Chapter 12 Summary.docx

2 Pages

Economics (Arts)
Course Code
ECON 230D2
John C Kurien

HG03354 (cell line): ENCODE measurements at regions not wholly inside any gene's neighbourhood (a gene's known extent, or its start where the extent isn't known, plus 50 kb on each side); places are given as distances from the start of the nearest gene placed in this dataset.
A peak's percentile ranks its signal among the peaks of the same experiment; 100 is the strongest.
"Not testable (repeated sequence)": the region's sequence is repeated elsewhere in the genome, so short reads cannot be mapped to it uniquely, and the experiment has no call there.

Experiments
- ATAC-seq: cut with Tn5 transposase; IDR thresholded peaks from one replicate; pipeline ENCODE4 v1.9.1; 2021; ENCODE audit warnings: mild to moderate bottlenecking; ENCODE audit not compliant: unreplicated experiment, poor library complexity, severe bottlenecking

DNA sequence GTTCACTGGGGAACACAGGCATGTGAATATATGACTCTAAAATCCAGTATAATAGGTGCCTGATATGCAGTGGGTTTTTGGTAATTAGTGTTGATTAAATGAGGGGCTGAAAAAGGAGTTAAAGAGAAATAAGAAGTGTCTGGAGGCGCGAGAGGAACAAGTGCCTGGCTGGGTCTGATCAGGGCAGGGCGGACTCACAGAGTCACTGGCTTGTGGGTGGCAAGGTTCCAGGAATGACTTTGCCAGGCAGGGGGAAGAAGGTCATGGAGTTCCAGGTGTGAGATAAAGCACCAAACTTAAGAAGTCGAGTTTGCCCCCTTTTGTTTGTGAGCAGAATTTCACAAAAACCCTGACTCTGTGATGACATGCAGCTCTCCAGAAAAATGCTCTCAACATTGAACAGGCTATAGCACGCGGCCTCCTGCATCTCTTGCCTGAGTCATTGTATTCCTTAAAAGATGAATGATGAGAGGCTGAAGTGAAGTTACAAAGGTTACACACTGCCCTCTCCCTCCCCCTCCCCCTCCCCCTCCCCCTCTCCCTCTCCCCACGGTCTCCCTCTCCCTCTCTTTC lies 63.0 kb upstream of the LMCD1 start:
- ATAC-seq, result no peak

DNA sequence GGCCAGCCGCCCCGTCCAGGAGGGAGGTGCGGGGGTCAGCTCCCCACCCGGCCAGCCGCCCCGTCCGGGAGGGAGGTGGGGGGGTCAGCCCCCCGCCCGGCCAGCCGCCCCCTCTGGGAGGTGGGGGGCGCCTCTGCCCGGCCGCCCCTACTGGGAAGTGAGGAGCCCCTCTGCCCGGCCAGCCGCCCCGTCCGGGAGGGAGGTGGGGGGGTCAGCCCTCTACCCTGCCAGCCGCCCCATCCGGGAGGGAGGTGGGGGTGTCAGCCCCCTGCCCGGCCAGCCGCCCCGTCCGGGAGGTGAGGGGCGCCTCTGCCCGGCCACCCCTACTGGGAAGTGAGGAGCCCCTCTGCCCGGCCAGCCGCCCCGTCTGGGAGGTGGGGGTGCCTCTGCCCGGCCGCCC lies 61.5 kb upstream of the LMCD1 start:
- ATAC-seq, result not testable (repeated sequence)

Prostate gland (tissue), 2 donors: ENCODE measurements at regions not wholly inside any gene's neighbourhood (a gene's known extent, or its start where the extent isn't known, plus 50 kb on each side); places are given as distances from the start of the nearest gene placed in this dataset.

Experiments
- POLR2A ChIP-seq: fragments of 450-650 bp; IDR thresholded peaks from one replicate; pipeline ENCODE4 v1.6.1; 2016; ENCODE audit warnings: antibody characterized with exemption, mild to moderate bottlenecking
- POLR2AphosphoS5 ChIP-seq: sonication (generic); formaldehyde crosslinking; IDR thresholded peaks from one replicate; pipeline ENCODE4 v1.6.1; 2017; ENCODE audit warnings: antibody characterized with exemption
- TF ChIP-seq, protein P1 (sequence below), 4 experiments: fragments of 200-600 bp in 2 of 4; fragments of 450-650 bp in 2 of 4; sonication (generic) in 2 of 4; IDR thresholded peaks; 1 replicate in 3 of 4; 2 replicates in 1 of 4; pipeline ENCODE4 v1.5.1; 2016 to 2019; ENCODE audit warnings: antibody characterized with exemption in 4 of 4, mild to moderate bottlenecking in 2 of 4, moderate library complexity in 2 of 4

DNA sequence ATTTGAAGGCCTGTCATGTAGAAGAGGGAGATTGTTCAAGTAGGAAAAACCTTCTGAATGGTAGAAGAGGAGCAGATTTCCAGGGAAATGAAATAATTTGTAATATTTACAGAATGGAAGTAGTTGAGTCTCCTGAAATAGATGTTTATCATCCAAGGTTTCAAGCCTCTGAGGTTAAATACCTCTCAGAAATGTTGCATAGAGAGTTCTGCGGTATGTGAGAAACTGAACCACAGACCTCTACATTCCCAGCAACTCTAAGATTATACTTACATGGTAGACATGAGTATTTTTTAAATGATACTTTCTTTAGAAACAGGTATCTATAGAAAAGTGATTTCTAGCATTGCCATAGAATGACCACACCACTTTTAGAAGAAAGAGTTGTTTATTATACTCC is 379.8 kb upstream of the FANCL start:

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12.2 Oligopoly -Few firms, products may or may not be differentiated. Substantial barriers to entry (natural or strategic) -Pricing is based off of decisions, must think how changing your price will influence other firms to change their prices Nash equilibrium: each firm wants to do the best it can given what it’s competitors are doing We focus on duopolies, but everything can be applied to oligopolies Cournot Model: Two firms, market price depends on output of both firms. Each firm must decide how much to produce and make their decision at the same time. Each firm treat’s the output level of his competitor as fixed. (example of Nash equilibrium) Useless for dynamic adjustment, because it assumes prices are fixed. Firms have no opportunity to react. If only one price is given (Conference 4, Problem 1), find the price that the firm will use, and if a firm is added subtract the price from the constant in the price equation, and then calc the equilibrium quantities of the new equation (But first convert to marginal eq) Reaction curves: How much firm X will produce vs how much firm y will produce. Where they intersect is Cournot equilibrium! How to find reaction curves for firm 1. Find total revenue (In price fn use Qtotal, multiply by Q1). Find marginal revenue wrt Q1. Set Mr=MC, solve for Q1 Collusion curve: when the companies work together. Follow above steps but multiply price by Qtotal.. Firms split profit evenly. Firms should produce less but earn higher profit Perfect competition < Cournot Equilibrium < Collusion Stackelberg Model – One firm can set price first. If firm 1 decides on an output, firm 2’s profit- maximizing output is determined using the Cournot reaction curve because firm 1’s output is fixed. Firm 1 chooses Q1 so that MR=MC. But R1 depends on Q2, so firm 1 must anticipate Q2. Sub firm 2 reaction curve into MR1 and solve. -It is advantageous to set price and quantity first because if firm 2 produces a great quantity it will drive prices down and benefit no firm. 12.3 Price Competition In 12.2 we looked at quantities, now we look at prices Bertrand Model: Firms produce homogeneous good and make de
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